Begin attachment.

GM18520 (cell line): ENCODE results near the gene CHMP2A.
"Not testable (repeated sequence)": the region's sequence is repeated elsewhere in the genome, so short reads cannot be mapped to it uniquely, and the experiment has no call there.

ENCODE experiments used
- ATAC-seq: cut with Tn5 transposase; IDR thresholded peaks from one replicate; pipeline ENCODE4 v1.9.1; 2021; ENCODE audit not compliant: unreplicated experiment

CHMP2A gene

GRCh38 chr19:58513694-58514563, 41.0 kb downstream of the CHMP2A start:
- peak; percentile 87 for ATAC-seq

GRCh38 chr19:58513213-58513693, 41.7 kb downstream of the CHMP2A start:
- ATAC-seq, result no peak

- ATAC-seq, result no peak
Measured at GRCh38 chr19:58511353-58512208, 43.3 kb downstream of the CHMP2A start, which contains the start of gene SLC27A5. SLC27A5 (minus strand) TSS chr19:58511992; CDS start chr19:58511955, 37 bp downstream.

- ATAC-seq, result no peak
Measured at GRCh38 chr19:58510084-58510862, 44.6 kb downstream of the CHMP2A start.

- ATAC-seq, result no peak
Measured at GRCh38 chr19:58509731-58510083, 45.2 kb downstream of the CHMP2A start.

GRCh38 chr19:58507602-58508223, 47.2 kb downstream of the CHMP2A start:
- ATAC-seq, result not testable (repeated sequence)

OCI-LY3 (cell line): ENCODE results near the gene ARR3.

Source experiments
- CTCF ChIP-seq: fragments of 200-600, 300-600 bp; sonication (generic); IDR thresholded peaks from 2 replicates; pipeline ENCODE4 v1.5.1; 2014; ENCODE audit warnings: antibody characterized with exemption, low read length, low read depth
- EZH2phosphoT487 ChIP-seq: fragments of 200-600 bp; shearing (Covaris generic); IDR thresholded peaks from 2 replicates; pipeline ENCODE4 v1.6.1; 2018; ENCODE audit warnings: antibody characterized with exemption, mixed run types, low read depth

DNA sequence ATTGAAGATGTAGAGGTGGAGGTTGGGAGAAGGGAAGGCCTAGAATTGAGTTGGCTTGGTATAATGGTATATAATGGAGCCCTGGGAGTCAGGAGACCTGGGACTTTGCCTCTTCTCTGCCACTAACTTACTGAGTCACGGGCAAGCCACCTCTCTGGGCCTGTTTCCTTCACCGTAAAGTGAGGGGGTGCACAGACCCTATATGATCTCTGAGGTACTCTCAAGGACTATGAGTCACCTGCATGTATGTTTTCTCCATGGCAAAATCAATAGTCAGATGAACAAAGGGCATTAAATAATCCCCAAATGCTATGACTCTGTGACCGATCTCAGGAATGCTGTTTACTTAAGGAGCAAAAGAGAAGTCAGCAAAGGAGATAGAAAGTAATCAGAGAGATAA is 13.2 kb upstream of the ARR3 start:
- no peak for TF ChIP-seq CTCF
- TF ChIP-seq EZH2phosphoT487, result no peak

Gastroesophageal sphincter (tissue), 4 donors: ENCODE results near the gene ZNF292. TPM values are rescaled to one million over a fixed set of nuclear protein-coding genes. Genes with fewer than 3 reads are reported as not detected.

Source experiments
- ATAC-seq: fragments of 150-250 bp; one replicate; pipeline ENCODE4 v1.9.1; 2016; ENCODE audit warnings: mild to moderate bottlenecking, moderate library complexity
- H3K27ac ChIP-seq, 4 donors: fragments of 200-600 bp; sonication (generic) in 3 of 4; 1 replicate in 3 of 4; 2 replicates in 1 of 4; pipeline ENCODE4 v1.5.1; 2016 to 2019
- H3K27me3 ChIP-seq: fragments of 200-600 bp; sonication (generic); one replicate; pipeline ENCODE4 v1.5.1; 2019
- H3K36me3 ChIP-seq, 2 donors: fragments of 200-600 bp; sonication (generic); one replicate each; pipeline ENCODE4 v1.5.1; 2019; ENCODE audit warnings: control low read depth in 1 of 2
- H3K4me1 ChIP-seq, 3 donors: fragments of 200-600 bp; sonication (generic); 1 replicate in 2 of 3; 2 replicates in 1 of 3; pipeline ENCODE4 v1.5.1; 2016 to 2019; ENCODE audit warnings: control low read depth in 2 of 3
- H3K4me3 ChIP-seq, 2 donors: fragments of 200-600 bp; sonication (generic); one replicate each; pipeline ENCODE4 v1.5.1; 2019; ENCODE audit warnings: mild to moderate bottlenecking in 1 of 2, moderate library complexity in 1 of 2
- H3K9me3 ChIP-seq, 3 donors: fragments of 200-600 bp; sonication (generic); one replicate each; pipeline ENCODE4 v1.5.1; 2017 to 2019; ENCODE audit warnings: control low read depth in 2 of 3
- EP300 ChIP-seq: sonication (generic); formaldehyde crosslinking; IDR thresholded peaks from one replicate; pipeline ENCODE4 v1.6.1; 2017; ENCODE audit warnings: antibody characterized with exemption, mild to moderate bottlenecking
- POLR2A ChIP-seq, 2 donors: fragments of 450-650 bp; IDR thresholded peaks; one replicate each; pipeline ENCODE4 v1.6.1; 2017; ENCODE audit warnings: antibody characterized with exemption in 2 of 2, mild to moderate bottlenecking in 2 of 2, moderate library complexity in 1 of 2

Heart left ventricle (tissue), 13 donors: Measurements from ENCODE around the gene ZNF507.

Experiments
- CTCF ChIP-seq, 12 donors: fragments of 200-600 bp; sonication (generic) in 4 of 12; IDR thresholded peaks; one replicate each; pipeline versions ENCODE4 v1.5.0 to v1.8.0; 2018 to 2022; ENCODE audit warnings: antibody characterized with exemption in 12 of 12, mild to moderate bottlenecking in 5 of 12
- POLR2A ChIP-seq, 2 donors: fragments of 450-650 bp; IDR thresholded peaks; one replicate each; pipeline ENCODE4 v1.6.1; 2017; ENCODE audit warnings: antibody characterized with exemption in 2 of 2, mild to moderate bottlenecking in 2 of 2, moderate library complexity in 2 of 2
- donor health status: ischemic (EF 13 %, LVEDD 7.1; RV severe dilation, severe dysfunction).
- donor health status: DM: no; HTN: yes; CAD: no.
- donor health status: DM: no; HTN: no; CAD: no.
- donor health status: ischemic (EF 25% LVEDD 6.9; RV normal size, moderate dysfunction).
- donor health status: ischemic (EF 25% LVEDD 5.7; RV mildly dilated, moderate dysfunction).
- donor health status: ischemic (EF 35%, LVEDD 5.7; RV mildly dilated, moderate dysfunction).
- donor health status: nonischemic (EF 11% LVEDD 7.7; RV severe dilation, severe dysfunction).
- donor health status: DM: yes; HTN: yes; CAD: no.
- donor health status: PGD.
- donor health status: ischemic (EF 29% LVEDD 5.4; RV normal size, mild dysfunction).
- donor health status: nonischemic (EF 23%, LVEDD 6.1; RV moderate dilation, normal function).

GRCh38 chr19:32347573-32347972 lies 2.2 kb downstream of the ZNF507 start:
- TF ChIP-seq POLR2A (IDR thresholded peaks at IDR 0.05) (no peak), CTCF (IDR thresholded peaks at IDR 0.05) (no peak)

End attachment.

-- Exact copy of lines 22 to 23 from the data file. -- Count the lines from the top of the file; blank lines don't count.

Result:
DNA sequence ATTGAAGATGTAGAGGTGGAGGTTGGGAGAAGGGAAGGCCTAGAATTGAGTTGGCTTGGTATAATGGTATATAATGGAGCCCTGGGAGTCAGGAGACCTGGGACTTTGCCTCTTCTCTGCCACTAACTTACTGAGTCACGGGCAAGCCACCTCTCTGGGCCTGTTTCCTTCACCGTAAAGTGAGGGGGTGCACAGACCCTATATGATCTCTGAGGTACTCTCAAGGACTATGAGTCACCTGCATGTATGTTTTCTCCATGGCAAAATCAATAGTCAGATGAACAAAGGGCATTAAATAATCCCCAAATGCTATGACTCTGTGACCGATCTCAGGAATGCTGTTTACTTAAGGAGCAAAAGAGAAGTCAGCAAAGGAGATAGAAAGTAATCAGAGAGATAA is 13.2 kb upstream of the ARR3 start:
- no peak for TF ChIP-seq CTCF